Steps to Onboarding Inherited Tenant

6 Replies

My husband and I are closing on our first rental property this afternoon. We are inheriting a tenant, who is a clean freak, pays on time, wants to stay, and has zero maintenance requests. We did the walk-through yesterday and everything looked good. His year lease expires 11/30/17.

I am trying to make sure I have covered all of the bases for inheriting a tenant/having a new tenant in Florida.

I am sending a welcome letter today detailing that we are the new landlords, we will honor and follow the previous lease, we have been given the security deposit, etc. This letter will also give instructions to the tenant on how to set up a account to pay rent. 

Beyond that, I know I need to put his security deposit in a separate non-interest bearing bank account (will be done by this weekend), and notify the tenant within 30 days of the location, account number, etc. 

I would imagine I should contact the utility companies to let them know ownership has changed. Am I missing anything else?

Do I need to have a new lease drafted up, or a lease addendum stating we are new landlords, or can I piggy-back off of the previous lease for the duration of his tenancy? I don't want to sign another yearly lease, I'd rather let it go month-to-month, which is already written in the previous lease.

Thank you for your help!

Sounds like you're on the right track! Congratulations on your new property! Yes, just get a copy of the lease from the owner at closing and be sure the security deposit is also provided to you at closing from the owner.

You did everything right it sounds like, but I would highly recommend Googling your county and state rental laws. I'm betting you can find them online and read them to be familiar with them.

Do you intend to raise the rent upon their lease expiring? Do the tenants want to stay? Unless the place is extremely under market, I would start this year off by not raising the rent. Try to keep the good tenant and get a feel over the next year for the property and landlording. After that, consider if a rent increase is in order.

Since November 30 2017 isn't really far away, you should come up with this decision rather quickly. I dunno if you need 30 or 60 days notice of renewing a lease/vacating/etc.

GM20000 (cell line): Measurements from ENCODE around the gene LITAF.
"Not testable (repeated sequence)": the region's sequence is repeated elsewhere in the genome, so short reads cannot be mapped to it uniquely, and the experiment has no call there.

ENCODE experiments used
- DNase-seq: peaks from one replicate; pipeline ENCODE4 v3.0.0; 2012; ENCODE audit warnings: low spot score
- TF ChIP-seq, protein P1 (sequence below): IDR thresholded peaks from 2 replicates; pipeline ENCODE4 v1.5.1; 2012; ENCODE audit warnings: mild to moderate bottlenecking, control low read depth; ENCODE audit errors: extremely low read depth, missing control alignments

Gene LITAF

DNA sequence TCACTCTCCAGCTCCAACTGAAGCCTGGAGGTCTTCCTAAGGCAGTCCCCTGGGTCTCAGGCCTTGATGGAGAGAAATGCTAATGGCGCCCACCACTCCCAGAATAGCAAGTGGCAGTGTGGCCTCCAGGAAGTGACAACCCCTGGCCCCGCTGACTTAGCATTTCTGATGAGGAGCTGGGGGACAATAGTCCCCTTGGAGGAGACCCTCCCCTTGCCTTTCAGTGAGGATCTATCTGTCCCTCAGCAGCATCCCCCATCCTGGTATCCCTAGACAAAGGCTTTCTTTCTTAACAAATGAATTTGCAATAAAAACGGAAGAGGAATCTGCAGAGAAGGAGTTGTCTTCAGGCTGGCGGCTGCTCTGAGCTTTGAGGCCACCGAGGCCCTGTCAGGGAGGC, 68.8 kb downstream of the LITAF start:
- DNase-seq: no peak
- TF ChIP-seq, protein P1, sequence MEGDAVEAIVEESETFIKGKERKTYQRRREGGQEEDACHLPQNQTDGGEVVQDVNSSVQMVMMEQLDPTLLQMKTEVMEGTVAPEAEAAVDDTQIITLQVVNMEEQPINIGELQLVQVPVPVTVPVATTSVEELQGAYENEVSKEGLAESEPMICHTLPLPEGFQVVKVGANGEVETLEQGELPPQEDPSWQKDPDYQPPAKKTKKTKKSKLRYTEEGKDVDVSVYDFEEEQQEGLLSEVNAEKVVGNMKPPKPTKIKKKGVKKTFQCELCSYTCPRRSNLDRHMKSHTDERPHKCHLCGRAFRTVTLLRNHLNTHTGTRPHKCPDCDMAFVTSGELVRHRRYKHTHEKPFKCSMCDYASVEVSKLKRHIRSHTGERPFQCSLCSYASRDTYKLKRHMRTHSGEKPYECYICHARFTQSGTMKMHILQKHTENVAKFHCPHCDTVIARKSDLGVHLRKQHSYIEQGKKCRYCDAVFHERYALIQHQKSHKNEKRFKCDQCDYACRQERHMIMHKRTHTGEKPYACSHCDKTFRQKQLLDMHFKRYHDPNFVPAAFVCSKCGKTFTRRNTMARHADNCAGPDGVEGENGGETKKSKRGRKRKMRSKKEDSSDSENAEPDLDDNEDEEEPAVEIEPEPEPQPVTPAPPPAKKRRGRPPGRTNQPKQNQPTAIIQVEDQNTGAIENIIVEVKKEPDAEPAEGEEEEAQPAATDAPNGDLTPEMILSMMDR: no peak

Assuming the lease reflects accurate laws and that you also like the wording, I would say to definitely use it to start off your own lease template!

Oh, and get the new lease signed no later than 30 November 2017! You can always sign it before that date, but have the lease state that it takes effect on 01 Dec 2017 and ends on whatever date. If you do a year, that'd be 31 December 2018....which puts you in the middle of winter.

If the tenant seems interested in staying, I'd recommend that you have the lease end in the Spring, so that if they decide to vacate, you'll likely have an easier time filling it since many people prefer to move during nicer weather.

@Nicole W. Thank you so much for your reply!

The tenant wants to stay very badly. The rent is quite below market, currently it's $795, market rent was appraised at $975. However, the unit would require a good amount of cap-ex before we could ask for market rent. It's very outdated in style as well as mechanics. The appliances and even the air handler are original, from 1984!

Our cash flow is good, even with the below market rent. We are keen to keep this tenant as long as possible. He's a clean freak with no complaints about the unit, so your suggestion of keeping the good tenant in order to get the feel for landlording is right on point. 

I do want to raise the rent a nominal amount at lease end($20-$25), just to secure a bit more cash flow. 

Thanks again for your help!

the tenants current lease will transfer to you upon purchase. you do not have to have him sign a new lease when current one expires, the month to month wording keeps it active as a month to month lease, however, you should look it over carefully. if it does not provide enough protection, you may want to ask him to sing a new month to month lease. you do no know how carefully the old owner was when making that lease. he may have had a local lawyer make it, which is good, or he may have found one online, which may not properly protect you.

@Sara K. I think you're on the right track but just think through raising the rent $20 per month.  You run the risk of spooking the tenant and having them leave.  If rent is $800 per month and you end up with just 2 weeks vacancy that's $400 in lost income.  That will take you 20 months to recoup with your $20/month rent raise.  If you want to get the tenant out to rehab, then raise the rents.  If you have a good tenant and it's not going to kill you to wait a year or two to do a major rehab (and then raise the rent to $975) I'd leave well enough alone.  Half of the time tenants get spooked with new owners and make plans to exit anyway.  So it's anyone's guess what will happen.  My only real message is to think about payback periods when you're doing tiny rent increases.  

With your tenant $ 200 below market you should be able to push the rent more than $20. Having a tenant that has indicated they want to stay they have sent you a message that they know they are below market and will expect a rent increase. As for your market rent that is based on comparable units to yours not a fully updated one in your area. If yours is out dated market will not be $975.

My guess is that you will be able to push the rent $100 and he will gladly stay. 

If they do not stay a quick update, bringing it to market, with a months lost rent will more than be worth the cost of a tenant change over. 

Don't forget when you do a update you collect the higher rent for as long as you hold the property. A $5000 investment with a $2400 return annually can't be scoffed at.